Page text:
|2018 Commonwealth Games|
|Venue: Gold Coast, Australia Dates: 4-15 April|
|Coverage: Watch live on BBC TV and Red Button with extra streams on Connected TVs, BBC Sport website and app; listen on Radio 5 live; follow text updates online. Times and channels|
England's Katarina Johnson-Thompson claimed heptathlon gold at the Commonwealth Games - her first major outdoor title.
The 25-year-old led after the first day and then went 31cm clear of the rest of the field in the long jump.
She threw over 40m in the javelin and safely negotiated the 800m to win gold ahead of Canada's Nina Schultz.
England's 18-year-old Niamh Emerson won the 800m to climb from fourth place and take the bronze medal.
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Immediately after Johnson-Thompson completed victory, South Africa's Caster Semenya dominated the women's 800m to add another gold to the 1500m she won on Tuesday.
In clocking one minute 56.68 seconds, Semenya set a Games record, just as she did in winning the 1500m.
England's James Arnott won silver in the men's T57 100m, but their men's 4x400m team did not make it through the morning heats after Matthew Hudson-Smith pulled up with a leg injury.
KJT gets her hands on gold
Johnson-Thompson, the reigning world indoor champion, had never before won a global senior outdoor medal.
The Liverpudlian was sixth at the 2016 Rio Olympics, where her performance of 1.98m in the high jump would have been enough to win gold in the individual event.
She has been widely tipped to follow in the footsteps of Olympic champions Denise Lewis and Jessica Ennis-Hill since winning gold at the World Youth Championships in 2009 but has been hampered by weaknesses in the throwing disciplines and, at the 2015 World Championships, had three no-jumps in the long jump after lying second to Ennis-Hill overnight.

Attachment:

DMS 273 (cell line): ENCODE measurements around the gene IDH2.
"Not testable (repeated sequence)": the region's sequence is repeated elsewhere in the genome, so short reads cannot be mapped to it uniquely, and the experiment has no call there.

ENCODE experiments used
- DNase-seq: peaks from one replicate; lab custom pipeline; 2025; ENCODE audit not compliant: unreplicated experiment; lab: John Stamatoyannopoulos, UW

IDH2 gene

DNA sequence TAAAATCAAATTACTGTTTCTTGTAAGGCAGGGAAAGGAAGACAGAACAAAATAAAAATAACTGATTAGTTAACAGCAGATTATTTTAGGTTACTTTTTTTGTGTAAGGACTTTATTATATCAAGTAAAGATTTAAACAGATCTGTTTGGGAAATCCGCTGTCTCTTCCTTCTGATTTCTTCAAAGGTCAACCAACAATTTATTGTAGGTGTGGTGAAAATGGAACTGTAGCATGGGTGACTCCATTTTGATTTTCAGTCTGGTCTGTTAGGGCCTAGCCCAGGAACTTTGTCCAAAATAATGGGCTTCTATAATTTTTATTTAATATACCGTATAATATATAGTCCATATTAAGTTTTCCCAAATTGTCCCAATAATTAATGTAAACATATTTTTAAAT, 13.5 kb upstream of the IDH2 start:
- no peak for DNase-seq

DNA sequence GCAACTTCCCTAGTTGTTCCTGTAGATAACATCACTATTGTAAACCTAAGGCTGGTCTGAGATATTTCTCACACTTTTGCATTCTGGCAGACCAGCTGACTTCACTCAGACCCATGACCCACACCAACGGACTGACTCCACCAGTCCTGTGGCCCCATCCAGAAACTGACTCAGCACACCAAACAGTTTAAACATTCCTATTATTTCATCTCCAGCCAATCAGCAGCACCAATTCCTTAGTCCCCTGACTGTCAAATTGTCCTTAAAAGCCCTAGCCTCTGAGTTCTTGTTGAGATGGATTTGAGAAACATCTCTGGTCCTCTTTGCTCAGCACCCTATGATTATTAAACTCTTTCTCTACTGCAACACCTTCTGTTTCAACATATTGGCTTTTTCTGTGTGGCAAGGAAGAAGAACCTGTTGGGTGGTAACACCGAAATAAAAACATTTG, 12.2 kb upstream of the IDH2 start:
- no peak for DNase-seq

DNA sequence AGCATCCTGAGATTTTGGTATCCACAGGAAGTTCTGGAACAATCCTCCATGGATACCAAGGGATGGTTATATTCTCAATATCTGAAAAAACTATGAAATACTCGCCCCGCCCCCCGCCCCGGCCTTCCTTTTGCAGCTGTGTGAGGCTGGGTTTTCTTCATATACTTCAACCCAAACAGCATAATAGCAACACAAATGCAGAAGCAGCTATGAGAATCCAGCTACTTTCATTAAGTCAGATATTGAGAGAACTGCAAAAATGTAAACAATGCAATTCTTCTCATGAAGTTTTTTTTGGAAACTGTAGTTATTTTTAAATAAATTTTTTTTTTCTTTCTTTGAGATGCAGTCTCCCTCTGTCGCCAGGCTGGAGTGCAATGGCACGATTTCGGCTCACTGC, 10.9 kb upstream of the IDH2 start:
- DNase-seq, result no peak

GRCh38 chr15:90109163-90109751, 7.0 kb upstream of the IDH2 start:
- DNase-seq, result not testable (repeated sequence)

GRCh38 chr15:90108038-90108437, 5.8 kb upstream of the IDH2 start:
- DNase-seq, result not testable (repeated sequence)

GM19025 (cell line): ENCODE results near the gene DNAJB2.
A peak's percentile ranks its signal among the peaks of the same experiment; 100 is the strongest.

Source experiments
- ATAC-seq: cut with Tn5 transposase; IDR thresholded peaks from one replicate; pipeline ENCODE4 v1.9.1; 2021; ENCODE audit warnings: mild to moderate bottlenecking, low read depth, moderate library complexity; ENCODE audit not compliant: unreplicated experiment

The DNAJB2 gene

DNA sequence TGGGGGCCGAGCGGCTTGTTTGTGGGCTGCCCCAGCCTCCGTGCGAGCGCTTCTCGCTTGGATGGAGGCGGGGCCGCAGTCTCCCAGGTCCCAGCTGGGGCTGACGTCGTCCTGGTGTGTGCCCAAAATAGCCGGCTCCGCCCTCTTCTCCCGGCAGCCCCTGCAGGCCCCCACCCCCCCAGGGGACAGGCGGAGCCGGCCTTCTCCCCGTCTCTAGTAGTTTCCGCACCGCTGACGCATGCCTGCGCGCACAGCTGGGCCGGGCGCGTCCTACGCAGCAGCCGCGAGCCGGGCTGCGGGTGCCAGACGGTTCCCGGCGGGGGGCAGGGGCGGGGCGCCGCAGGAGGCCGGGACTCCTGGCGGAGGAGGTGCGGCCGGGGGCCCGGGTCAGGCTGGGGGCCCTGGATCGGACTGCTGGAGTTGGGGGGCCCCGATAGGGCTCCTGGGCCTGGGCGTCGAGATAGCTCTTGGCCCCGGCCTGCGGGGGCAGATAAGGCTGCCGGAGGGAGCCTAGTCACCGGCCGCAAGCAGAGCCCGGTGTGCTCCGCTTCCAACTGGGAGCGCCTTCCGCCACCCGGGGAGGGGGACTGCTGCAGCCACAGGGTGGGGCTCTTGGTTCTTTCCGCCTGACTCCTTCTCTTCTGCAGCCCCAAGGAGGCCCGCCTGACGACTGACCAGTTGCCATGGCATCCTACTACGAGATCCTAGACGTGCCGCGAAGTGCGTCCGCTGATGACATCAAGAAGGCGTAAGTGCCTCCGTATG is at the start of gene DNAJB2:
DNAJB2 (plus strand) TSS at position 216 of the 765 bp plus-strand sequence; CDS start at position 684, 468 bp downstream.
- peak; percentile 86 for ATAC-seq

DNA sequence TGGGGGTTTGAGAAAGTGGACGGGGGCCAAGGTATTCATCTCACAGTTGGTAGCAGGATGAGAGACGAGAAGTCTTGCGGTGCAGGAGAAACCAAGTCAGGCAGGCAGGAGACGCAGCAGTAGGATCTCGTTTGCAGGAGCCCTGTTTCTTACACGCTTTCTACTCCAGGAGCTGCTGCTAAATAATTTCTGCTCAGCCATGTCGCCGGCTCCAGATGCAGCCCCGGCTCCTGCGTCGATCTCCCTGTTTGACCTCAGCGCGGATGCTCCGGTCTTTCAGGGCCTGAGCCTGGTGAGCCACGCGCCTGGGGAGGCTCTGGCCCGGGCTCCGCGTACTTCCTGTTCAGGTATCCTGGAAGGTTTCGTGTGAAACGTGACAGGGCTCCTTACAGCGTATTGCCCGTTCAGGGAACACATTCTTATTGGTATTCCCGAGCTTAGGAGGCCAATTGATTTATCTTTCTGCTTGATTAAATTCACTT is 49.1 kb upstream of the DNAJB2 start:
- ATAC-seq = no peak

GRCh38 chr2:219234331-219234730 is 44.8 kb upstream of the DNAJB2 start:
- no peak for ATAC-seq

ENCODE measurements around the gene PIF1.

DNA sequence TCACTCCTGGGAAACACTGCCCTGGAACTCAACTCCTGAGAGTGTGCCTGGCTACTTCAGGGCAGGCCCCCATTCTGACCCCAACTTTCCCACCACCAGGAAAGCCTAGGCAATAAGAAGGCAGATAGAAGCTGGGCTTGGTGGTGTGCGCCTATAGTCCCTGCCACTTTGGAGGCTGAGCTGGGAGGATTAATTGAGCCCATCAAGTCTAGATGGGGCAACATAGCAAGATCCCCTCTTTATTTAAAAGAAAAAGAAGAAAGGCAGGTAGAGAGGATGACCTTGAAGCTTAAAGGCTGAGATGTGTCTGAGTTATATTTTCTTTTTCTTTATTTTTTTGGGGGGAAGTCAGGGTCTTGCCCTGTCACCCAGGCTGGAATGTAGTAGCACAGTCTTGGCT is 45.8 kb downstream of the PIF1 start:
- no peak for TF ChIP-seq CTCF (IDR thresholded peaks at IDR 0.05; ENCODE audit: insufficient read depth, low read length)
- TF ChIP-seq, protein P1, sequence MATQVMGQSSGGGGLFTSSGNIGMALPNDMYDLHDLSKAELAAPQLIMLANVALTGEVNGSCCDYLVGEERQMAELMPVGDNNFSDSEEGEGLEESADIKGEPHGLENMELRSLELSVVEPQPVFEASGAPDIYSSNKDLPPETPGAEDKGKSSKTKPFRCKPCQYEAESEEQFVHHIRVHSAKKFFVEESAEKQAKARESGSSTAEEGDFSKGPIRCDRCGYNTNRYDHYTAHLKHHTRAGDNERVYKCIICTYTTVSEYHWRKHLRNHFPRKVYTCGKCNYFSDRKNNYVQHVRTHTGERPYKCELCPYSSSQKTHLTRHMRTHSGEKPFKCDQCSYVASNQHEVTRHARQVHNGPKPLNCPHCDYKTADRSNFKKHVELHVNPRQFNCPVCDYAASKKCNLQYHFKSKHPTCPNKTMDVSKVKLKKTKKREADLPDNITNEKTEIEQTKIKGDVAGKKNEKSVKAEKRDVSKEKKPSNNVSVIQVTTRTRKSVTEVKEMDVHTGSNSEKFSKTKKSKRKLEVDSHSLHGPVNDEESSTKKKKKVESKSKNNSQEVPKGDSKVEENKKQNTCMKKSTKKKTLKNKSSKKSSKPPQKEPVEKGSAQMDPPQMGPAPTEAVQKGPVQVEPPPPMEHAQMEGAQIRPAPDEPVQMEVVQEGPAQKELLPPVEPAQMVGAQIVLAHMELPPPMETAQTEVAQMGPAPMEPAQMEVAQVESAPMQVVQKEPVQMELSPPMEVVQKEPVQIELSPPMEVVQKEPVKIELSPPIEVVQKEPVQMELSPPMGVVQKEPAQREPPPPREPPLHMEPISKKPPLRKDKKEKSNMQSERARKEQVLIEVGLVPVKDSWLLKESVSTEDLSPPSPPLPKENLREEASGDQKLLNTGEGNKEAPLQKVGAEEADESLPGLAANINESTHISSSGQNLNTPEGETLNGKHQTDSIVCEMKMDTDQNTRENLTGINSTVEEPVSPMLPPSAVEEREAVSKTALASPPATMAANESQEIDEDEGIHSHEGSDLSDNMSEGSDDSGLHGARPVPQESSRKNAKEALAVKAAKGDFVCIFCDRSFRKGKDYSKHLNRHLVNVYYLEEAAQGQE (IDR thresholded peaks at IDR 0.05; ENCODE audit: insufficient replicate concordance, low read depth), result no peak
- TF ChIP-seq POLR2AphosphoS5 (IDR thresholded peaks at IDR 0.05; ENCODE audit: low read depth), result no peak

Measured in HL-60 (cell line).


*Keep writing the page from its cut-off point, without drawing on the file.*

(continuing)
In winning the Commonwealth crown, however, she has at least claimed a title that eluded Ennis-Hill.
Sitting on the track after crossing the finish line, her tears suggested she had aggravated an injury in completing the 800m and she later confirmed a calf problem.
"Everything's OK," Johnson-Thompson told BBC Sport. "I was nursing an injury going into day two. I'm just happy I made it over the line; there was no way I was stopping.
"I'm so happy. It's been a long emotional two days but I'm glad it's finally over."
Johnson-Thompson's team-mate Emerson is two years younger than Ennis-Hill when she took Commonwealth bronze in Melbourne in 2006.
Needing to make up around eight seconds on Australian Celeste Mucci in the 800m, Emerson streaked ahead to win the race by more than five seconds and come home some 27 seconds ahead of home athlete Mucci - also just 18.
"She ran her heart out," said Ennis-Hill. "She was determined to get that bronze medal and what a way for her to announce herself on the world stage."
Jamaica in the field
There was double success for Jamaica in field events, with Fedrick Dacres taking gold ahead of team-mate Traves Smikle in the men's discus.
In addition, Danniel Thomas-Dodd claimed the gold medal in the women's shot put ahead of New Zealand's Valerie Adams. Adams, a two-time Olympic and three-time Commonwealth champion, had to settle for silver only six months after giving birth to her first child.
A New Zealander was also beaten into second in a high-quality women's pole vault final. Eliza McCarthy was edged out by Canada's Alysha Newman, who cleared 4.75m as the Games record was broken three times. England's Holly Bradshaw finished fourth.
Earlier, Olympic and world 3,000m steeplechase champion Conselsus Kipruto claimed his first Commonwealth title by leading a sixth successive Kenya one-two-three.
In the final race, Nigeria's Oluwatobiloba Amusan defeated Jamaica's former world champion Danielle Williams to win the women's 100m hurdles. English pair Tiffany Porter and Alicia Barrett were sixth and eighth respectively.